To encourage affordable housing and also to protect the town’s water quality and quantify, the law says, there is a six-month moratorium on subdivisions of five or more lots, apartment complexes of 25 or more units, and residential care facilities of 50 or more units.

Altamont is seeking $1.2 million in funding for improvements to its wastewater treatment plant, while Voorheesville has asked for $300,000 to help pay for upgrades in the Salem Hills neighborhood.   

The lack of a video came to The Enterprise’s attention because of a letter to the editor this week from Luanne Nicholson, formerly the library’s public information officer, who spoke at the May 16 meeting, raising managerial concerns.

Last week, the library’s retired long-time head of maintenance, Lewis Warner, wrote a letter to the Enterprise outlining his concerns. This week, Luanne Nicholson, who had worked as the library’s public information officer for five years and recently moved onto another job, shared her concerns with the trustees at their May 16 meeting and reiterated them in a letter to the Enterprise editor.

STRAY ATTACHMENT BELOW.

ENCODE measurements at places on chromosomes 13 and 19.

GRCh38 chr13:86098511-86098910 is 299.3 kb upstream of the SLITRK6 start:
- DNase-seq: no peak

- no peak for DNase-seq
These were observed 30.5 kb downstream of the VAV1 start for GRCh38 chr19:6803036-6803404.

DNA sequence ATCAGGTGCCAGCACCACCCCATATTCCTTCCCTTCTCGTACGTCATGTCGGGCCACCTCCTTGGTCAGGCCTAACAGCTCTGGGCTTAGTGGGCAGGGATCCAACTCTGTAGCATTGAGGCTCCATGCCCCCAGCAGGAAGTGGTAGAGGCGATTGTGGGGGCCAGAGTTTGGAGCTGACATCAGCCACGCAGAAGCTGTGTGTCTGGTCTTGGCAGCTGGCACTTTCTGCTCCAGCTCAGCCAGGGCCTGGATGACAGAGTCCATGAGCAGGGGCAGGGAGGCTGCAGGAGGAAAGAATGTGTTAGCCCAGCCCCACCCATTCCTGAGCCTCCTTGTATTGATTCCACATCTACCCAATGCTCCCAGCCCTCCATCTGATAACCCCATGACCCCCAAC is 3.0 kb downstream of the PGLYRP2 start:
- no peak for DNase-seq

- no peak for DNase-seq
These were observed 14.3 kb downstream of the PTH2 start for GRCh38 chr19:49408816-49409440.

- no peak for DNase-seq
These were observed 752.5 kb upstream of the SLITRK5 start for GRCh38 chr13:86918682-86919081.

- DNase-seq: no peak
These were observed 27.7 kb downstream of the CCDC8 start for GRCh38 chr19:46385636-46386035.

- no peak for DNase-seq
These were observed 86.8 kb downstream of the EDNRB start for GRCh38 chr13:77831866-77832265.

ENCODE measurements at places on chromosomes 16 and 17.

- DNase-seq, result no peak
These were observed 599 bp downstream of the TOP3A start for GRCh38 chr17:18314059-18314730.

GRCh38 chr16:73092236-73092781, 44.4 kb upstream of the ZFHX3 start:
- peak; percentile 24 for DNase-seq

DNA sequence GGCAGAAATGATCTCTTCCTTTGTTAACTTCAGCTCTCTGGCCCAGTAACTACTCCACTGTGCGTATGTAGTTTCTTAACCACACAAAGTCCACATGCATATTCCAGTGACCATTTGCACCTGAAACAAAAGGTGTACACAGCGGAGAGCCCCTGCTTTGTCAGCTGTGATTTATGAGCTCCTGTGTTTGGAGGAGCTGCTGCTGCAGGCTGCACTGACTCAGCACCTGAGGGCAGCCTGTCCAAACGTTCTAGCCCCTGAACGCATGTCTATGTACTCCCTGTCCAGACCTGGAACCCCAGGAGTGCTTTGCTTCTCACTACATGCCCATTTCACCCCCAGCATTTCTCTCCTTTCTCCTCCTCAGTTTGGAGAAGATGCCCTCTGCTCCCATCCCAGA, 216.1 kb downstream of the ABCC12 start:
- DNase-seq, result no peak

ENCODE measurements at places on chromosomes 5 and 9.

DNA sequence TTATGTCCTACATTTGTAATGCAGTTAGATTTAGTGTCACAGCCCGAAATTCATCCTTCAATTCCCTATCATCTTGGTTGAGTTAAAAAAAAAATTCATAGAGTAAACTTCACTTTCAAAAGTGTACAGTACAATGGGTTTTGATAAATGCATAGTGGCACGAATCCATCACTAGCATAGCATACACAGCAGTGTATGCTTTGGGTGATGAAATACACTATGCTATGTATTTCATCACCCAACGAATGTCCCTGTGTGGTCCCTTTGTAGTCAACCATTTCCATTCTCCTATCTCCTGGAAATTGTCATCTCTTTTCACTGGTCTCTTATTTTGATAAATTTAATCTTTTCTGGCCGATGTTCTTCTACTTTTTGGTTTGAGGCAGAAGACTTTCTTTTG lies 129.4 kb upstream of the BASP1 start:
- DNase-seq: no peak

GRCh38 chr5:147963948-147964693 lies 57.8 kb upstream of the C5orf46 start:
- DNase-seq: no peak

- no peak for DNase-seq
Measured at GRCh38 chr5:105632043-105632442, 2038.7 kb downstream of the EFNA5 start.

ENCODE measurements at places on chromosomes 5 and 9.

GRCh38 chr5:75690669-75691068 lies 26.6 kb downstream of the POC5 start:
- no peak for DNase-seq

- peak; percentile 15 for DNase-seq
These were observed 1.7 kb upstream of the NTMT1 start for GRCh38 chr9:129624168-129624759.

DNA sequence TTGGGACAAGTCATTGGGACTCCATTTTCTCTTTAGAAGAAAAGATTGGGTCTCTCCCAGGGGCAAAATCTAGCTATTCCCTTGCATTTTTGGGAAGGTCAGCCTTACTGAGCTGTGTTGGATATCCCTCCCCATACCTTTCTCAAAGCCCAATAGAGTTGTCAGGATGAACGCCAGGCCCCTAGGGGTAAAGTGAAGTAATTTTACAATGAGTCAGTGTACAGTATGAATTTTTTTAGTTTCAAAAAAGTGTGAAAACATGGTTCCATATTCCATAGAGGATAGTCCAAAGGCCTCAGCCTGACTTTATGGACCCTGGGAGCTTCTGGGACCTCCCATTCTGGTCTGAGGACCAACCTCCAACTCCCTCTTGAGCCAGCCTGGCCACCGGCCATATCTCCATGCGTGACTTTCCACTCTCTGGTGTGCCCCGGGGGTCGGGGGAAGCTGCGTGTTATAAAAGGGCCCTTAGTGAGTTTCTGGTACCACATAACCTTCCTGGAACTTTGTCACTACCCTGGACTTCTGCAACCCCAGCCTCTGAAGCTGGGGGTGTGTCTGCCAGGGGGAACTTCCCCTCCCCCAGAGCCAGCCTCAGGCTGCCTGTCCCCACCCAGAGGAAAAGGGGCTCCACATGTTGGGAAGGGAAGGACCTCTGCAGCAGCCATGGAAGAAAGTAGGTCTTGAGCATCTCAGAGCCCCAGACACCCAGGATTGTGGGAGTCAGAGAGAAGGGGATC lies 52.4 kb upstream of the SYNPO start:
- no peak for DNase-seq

Kristin O’Neill, the assistant director of the Committee on Open Government, said the entire point of the provision is to allow the public to follow along with the public body as it discusses the document. 

As the last results were posted, the three winning school board candidates in a five-way race — top vote-getter Tara Molloy-Grocki, incumbent Blanca Gonzalez-Parker, and newcomer Nina Kaplan — hugged one another with smiles and some tears.

Guilderland’s current supervisor, Peter Barber, noted that McKown had served as the town’s supervisor for just over a decade until 1824 and then, 100 years later, the association was formed. “We’re now here,” said Barber, a century after that.